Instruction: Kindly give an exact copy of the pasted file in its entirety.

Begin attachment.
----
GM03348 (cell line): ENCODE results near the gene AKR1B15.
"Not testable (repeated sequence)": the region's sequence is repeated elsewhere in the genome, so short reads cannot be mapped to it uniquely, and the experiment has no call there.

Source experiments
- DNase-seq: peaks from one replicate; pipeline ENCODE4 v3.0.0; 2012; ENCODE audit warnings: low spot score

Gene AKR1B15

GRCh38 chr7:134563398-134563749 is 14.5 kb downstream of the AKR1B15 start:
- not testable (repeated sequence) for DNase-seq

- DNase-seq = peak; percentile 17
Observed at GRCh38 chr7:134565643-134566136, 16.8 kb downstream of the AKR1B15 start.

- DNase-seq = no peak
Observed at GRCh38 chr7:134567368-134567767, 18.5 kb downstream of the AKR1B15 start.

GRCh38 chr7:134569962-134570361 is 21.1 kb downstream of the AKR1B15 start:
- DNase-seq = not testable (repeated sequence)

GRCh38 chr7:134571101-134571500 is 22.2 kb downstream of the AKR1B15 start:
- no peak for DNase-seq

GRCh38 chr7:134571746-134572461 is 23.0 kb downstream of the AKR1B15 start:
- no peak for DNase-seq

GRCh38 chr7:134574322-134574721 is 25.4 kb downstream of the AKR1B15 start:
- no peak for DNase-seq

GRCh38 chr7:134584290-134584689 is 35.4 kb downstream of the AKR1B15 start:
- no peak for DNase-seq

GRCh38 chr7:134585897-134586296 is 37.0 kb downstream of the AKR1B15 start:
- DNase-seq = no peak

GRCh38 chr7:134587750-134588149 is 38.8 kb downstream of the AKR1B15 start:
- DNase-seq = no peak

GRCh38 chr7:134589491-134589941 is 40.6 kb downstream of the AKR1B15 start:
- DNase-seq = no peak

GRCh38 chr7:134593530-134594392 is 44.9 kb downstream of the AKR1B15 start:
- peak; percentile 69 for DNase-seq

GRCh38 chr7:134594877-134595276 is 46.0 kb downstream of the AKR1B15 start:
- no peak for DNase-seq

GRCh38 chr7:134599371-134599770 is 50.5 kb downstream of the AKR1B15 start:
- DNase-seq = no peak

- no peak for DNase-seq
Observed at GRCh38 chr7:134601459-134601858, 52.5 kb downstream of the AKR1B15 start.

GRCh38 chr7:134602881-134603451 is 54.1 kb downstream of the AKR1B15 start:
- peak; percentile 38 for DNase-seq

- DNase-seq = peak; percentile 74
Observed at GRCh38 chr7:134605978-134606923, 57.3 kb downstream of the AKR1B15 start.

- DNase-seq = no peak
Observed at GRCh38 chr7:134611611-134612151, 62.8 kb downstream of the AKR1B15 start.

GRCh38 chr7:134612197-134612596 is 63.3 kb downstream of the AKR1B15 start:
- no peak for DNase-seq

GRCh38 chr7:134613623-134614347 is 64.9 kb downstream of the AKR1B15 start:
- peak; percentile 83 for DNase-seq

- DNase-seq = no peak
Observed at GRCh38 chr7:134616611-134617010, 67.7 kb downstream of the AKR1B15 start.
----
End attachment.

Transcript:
GM03348 (cell line): ENCODE results near the gene AKR1B15.
"Not testable (repeated sequence)": the region's sequence is repeated elsewhere in the genome, so short reads cannot be mapped to it uniquely, and the experiment has no call there.

Source experiments
- DNase-seq: peaks from one replicate; pipeline ENCODE4 v3.0.0; 2012; ENCODE audit warnings: low spot score

Gene AKR1B15

GRCh38 chr7:134563398-134563749 is 14.5 kb downstream of the AKR1B15 start:
- not testable (repeated sequence) for DNase-seq

- DNase-seq = peak; percentile 17
Observed at GRCh38 chr7:134565643-134566136, 16.8 kb downstream of the AKR1B15 start.

- DNase-seq = no peak
Observed at GRCh38 chr7:134567368-134567767, 18.5 kb downstream of the AKR1B15 start.

GRCh38 chr7:134569962-134570361 is 21.1 kb downstream of the AKR1B15 start:
- DNase-seq = not testable (repeated sequence)

GRCh38 chr7:134571101-134571500 is 22.2 kb downstream of the AKR1B15 start:
- no peak for DNase-seq

GRCh38 chr7:134571746-134572461 is 23.0 kb downstream of the AKR1B15 start:
- no peak for DNase-seq

GRCh38 chr7:134574322-134574721 is 25.4 kb downstream of the AKR1B15 start:
- no peak for DNase-seq

GRCh38 chr7:134584290-134584689 is 35.4 kb downstream of the AKR1B15 start:
- no peak for DNase-seq

GRCh38 chr7:134585897-134586296 is 37.0 kb downstream of the AKR1B15 start:
- DNase-seq = no peak

GRCh38 chr7:134587750-134588149 is 38.8 kb downstream of the AKR1B15 start:
- DNase-seq = no peak

GRCh38 chr7:134589491-134589941 is 40.6 kb downstream of the AKR1B15 start:
- DNase-seq = no peak

GRCh38 chr7:134593530-134594392 is 44.9 kb downstream of the AKR1B15 start:
- peak; percentile 69 for DNase-seq

GRCh38 chr7:134594877-134595276 is 46.0 kb downstream of the AKR1B15 start:
- no peak for DNase-seq

GRCh38 chr7:134599371-134599770 is 50.5 kb downstream of the AKR1B15 start:
- DNase-seq = no peak

- no peak for DNase-seq
Observed at GRCh38 chr7:134601459-134601858, 52.5 kb downstream of the AKR1B15 start.

GRCh38 chr7:134602881-134603451 is 54.1 kb downstream of the AKR1B15 start:
- peak; percentile 38 for DNase-seq

- DNase-seq = peak; percentile 74
Observed at GRCh38 chr7:134605978-134606923, 57.3 kb downstream of the AKR1B15 start.

- DNase-seq = no peak
Observed at GRCh38 chr7:134611611-134612151, 62.8 kb downstream of the AKR1B15 start.

GRCh38 chr7:134612197-134612596 is 63.3 kb downstream of the AKR1B15 start:
- no peak for DNase-seq

GRCh38 chr7:134613623-134614347 is 64.9 kb downstream of the AKR1B15 start:
- peak; percentile 83 for DNase-seq

- DNase-seq = no peak
Observed at GRCh38 chr7:134616611-134617010, 67.7 kb downstream of the AKR1B15 start.